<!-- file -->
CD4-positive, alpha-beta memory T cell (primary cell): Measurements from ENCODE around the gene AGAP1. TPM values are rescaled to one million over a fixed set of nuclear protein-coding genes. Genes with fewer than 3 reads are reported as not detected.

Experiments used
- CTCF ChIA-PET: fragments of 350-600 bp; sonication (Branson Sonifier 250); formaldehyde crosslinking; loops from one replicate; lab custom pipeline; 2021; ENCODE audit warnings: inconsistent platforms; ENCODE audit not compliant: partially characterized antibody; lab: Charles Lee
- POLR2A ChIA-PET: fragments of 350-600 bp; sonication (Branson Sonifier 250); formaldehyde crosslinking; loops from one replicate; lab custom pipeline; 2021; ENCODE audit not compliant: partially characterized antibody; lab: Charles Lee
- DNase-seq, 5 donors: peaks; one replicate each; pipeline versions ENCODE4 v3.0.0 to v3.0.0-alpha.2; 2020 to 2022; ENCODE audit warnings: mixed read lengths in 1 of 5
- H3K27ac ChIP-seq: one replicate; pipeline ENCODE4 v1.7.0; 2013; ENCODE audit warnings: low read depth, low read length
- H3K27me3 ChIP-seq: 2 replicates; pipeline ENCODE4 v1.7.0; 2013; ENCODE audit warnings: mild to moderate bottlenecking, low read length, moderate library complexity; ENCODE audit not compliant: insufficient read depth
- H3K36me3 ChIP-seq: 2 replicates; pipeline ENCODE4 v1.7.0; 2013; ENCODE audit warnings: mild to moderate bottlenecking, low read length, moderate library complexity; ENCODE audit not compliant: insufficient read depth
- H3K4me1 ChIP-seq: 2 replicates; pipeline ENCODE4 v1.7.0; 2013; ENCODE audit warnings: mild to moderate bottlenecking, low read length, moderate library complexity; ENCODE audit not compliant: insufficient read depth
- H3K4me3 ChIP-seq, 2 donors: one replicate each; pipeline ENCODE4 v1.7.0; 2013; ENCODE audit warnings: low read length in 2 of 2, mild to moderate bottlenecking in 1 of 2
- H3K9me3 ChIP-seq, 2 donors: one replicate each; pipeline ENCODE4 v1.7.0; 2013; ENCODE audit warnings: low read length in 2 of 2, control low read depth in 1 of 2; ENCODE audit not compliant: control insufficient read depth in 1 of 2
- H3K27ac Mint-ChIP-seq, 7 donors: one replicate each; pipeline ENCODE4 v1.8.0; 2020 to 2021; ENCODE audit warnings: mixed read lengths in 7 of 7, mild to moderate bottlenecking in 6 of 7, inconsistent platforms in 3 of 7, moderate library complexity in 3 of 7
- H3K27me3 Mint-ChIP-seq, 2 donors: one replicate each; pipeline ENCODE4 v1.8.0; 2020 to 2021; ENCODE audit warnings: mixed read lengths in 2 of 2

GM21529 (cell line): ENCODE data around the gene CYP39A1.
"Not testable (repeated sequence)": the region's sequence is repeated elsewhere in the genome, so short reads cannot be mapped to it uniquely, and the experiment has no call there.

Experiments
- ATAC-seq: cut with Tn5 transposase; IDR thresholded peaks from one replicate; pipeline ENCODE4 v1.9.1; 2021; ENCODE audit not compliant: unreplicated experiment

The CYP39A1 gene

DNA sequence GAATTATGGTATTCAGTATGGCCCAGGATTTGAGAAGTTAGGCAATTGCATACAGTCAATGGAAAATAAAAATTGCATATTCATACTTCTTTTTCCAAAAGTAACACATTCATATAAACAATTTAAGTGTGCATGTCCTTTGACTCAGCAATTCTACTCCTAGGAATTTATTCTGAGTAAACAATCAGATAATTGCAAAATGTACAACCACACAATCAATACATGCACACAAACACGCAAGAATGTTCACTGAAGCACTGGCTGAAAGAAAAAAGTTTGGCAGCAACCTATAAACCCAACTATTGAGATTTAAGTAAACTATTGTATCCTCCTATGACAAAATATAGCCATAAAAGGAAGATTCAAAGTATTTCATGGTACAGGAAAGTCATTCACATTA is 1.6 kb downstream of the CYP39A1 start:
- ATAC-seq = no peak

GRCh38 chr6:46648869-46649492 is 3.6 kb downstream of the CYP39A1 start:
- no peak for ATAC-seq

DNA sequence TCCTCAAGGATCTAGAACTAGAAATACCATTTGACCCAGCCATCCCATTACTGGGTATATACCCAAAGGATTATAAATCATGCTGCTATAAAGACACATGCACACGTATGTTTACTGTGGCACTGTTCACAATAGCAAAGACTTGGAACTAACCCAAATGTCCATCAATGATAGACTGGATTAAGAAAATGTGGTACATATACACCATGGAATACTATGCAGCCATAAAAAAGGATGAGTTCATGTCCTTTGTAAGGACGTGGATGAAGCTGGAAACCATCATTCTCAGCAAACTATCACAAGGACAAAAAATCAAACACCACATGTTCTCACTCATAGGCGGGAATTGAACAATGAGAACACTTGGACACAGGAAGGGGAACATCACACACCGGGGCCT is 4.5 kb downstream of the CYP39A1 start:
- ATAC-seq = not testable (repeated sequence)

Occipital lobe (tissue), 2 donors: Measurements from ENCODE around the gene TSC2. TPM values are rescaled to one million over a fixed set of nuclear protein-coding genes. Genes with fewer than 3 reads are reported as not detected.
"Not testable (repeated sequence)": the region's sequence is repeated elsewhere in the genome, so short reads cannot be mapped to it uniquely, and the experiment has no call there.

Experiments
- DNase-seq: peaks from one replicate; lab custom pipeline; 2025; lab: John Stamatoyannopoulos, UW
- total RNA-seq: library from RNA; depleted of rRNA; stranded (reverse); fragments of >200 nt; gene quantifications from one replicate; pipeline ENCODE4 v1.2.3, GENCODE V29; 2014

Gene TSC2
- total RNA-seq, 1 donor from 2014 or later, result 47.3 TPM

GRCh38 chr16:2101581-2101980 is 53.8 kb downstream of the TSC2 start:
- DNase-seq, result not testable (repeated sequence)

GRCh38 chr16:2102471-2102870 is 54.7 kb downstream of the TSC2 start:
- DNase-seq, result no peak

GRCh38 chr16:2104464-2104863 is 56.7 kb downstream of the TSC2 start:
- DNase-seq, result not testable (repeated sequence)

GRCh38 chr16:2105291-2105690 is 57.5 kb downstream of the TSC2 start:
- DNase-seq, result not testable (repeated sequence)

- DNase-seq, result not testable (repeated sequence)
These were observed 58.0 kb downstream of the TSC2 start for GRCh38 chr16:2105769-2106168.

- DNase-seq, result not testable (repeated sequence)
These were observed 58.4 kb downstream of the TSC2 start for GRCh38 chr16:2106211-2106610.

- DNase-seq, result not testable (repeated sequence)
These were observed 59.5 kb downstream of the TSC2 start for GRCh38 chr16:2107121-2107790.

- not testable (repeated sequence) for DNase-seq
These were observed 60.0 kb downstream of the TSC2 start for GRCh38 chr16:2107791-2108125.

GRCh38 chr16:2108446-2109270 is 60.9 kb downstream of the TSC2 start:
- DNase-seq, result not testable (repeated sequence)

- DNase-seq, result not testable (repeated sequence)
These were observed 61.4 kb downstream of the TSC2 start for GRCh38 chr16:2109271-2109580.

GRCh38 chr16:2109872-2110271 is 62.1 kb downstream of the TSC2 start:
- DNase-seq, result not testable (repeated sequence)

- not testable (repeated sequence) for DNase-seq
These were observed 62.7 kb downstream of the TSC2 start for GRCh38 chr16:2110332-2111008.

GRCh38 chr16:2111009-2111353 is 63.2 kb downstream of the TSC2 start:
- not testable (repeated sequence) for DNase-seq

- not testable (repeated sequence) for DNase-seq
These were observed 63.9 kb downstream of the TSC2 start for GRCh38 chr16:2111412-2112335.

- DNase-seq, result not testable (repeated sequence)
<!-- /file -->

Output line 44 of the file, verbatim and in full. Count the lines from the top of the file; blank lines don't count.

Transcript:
- DNase-seq, result not testable (repeated sequence)